Mercury is the smallest planet of the Solar System and the nearest to the Sun. Like Venus, it follows a path around the Sun in the same orbit as Earth and is tidally locked in a 3:2 spin-orbit resonance, making it far more difficult to observe with a telescope. As a result, NASA launched its MESSENGER probe in 2004 to take a closer look at the surface.
However, it was revealed during Brian Cox’s new BBC programme “The Planets” how the space agency got more than they planned.
The physics professor said last month: “MESSENGER was able to do much more than just take images of Mercury’s surface.
“By tracking radio signals emitted by the spacecraft, we’re able to see very slight changes in the orbital path around Mercury as seen from Earth.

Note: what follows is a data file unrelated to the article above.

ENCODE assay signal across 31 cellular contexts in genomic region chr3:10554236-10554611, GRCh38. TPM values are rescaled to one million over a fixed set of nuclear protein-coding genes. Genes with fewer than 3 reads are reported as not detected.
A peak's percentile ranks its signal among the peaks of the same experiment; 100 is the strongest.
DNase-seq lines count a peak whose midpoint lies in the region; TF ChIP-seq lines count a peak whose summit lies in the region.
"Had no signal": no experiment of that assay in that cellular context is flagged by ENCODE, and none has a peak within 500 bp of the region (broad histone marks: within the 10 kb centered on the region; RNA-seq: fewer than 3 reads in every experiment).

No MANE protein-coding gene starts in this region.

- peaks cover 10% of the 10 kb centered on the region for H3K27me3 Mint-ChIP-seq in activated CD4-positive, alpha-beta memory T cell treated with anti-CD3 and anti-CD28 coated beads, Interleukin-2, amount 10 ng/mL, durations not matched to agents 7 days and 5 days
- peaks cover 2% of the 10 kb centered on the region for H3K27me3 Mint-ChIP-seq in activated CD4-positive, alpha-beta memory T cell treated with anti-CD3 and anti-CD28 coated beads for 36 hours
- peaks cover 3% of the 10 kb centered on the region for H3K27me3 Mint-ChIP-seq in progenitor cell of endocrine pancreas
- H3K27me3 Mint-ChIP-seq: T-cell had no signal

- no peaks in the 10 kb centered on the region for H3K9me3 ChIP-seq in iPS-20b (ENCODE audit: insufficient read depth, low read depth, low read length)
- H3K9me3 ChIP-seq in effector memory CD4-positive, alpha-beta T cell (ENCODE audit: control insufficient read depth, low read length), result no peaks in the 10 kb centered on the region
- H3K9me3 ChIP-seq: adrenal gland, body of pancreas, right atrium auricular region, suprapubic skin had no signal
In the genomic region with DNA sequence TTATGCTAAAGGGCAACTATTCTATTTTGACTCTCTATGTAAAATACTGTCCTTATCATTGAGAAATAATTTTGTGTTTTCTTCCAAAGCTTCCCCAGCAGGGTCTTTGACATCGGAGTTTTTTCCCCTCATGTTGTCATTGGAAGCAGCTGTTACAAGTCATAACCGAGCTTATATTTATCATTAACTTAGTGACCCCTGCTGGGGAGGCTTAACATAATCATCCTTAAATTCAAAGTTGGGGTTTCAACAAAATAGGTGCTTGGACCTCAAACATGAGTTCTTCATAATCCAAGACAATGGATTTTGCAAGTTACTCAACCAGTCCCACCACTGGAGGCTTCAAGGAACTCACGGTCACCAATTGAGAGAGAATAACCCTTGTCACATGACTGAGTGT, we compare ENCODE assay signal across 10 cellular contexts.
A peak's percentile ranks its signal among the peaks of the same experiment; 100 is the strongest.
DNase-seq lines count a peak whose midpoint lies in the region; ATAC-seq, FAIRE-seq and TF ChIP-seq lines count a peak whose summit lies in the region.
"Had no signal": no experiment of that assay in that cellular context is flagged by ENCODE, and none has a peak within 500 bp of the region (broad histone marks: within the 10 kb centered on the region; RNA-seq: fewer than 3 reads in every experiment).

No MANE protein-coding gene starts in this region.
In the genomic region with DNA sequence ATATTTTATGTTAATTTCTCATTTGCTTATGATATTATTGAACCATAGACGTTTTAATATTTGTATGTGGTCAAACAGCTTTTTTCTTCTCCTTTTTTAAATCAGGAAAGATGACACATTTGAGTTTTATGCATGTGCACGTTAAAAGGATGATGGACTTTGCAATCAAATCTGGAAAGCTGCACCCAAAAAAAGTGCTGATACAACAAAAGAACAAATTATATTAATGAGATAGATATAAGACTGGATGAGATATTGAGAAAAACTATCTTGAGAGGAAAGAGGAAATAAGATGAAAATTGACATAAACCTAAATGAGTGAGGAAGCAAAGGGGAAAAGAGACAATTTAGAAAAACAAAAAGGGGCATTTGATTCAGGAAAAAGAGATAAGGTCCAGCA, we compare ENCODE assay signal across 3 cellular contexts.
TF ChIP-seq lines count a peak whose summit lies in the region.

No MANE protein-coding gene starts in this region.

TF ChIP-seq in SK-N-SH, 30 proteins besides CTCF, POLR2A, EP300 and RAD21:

“That allows us to map out Mercury’s gravitational field.
Messenger made as surprising find on Mercury (Image: WIKI)
Mercury is the closest planet to the Sun (Image: GETTY)
Discoveries like these force us to completely rethink our theories
“There are also instruments that allow us to see how the planet wobbles around as it spins on its axis.
“Putting all these measurements together allows us to take a cross section through the planet to see what it’s made of.
“When we do that, we find something very strange – Mercury’s core extends out about 85 percent from the centre of the planet to the surface – it’s as if the rocks of the surface were smashed away.”
However, the find was far from the most remarkable.